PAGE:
One of the most crucial connections across the 2,000 mile transcontinental railroad is a stone’s throw from the historic town of Truckee - the Donner Pass Summit Tunnels. Over 12,000 of the 15,000 laborers that built these High Sierra tunnels were Chinese.

Dangerous Work

Walking through the 1,659’ tunnel, the first thing you’ll come to marvel is that these were primarily built by hand. Through the use of hand drilling, black powder, and nitroglycerin, the dozen tunnels took over fifteen months to dig. This work was so dangerous that more than 500-1000 Chinese laborers lost their lives in helping create this vital connection.

Chinese Helped Propel Truckee Into A Lumber Magnate

As the final golden spike was laid in 1869, Truckee’s access to this vital connection helped propel the sleepy town into a lumber magnate. Many of these hardworking Chinese laborers made Truckee their home. In 1870 in a town of 1,467 people with 731 dwellings, more than a quarter of the population were Chinese living in Chinatown. At that time, it was located on the corner of Spring and Jibboom streets, behind Front Street in a triangular area.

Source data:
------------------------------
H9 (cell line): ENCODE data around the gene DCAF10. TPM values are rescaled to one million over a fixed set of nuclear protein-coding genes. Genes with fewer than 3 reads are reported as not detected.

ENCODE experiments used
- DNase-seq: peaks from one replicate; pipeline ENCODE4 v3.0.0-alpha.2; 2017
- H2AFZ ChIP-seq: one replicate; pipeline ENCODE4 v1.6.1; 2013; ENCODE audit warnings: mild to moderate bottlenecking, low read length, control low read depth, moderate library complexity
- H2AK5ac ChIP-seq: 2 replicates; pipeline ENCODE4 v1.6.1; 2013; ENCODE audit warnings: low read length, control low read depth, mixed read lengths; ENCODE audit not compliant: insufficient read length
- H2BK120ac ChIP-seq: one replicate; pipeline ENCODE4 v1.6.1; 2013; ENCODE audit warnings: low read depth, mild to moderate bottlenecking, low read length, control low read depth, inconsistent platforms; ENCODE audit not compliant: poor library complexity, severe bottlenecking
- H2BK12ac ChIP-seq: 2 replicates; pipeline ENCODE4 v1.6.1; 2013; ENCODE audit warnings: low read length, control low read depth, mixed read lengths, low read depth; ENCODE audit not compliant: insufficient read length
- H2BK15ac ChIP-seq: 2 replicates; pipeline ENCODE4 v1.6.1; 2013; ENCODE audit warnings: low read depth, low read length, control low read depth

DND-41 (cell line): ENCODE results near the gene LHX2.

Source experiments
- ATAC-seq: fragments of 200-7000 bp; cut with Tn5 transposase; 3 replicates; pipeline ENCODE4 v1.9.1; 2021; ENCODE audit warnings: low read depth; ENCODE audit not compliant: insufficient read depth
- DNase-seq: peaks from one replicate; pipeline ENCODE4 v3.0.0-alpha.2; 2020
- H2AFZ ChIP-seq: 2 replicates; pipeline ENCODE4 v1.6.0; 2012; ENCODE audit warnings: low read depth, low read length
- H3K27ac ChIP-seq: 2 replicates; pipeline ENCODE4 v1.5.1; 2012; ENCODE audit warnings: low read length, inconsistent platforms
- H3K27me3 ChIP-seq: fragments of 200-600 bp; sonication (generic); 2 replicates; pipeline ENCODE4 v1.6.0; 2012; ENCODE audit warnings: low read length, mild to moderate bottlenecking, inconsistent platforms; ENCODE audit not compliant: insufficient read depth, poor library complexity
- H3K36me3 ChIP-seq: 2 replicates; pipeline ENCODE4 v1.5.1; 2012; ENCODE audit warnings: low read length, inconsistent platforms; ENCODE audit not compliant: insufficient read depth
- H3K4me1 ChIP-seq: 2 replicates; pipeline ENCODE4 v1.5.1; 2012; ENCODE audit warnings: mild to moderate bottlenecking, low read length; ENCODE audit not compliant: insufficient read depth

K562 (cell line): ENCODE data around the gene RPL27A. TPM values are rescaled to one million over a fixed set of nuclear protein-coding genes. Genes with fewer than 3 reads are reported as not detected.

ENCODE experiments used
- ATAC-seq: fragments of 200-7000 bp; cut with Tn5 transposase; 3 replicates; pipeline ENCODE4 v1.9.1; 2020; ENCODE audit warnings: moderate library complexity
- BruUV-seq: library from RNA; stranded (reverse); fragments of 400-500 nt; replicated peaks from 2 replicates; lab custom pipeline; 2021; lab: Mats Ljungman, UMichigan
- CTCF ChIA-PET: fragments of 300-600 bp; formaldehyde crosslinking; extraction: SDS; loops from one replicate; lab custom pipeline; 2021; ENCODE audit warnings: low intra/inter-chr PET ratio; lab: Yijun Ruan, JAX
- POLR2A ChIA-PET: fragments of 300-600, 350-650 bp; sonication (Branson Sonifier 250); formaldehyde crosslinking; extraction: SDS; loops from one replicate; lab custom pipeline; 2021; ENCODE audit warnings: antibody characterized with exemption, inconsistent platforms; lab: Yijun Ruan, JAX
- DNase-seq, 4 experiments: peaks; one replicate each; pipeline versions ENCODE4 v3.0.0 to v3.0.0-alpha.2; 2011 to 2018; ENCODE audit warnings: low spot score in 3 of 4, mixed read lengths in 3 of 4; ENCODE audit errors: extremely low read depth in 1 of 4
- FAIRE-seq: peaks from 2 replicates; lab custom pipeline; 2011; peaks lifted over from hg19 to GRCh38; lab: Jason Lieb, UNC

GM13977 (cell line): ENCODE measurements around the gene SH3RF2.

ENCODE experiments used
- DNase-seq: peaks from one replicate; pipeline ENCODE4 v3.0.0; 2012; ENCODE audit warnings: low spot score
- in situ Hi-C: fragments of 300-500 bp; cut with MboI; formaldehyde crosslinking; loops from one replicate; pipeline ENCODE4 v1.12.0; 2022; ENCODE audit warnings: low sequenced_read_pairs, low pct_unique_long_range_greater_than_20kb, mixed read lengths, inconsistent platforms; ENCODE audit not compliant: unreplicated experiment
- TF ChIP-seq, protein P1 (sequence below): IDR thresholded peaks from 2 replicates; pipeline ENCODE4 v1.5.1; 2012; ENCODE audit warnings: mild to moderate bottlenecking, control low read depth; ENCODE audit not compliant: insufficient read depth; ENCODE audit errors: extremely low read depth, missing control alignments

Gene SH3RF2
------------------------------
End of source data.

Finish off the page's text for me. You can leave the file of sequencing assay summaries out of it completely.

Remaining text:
Virginia City’s Mines Lead To A Boom

From roughly 1870 until 1875, the bloom on the Comstock Lode brought riches to Truckee. Fueled by the need for materials, the Central Pacific heavily exported lumber and cords of wood to Virginia City’s silver mines. Chinatown was a bustling area. As the New York Times said in 1868, it was “filled with long streets of Chinese laundries, barbers shops, tea stores, peanut stands, and nondescript booths.” The Chinese represented woodcutters, merchants, laundrymen, doctors, and more.

Depression Leads To Anti-Chinese Resentment

Like any mining boom, it’s a matter of time before the rare metals dry up and the miners leave. For Virginia City, it was around 1878 when this happened. To give you an idea - when the mines peaked in 1877, $36 million was being extracted annually, and by 1878, it drastically fell to $19 million. This is when 50% of the sawmills in Truckee shut down, leading to significant layoffs of skilled mill labor and mounting resentment of the Chinese. Chinatown subsequently caught fire THREE times in 1878 and was assumed the work of anti-Chinese vigilantes, known as the “Caucasian League.”

The End Of Chinatown In Truckee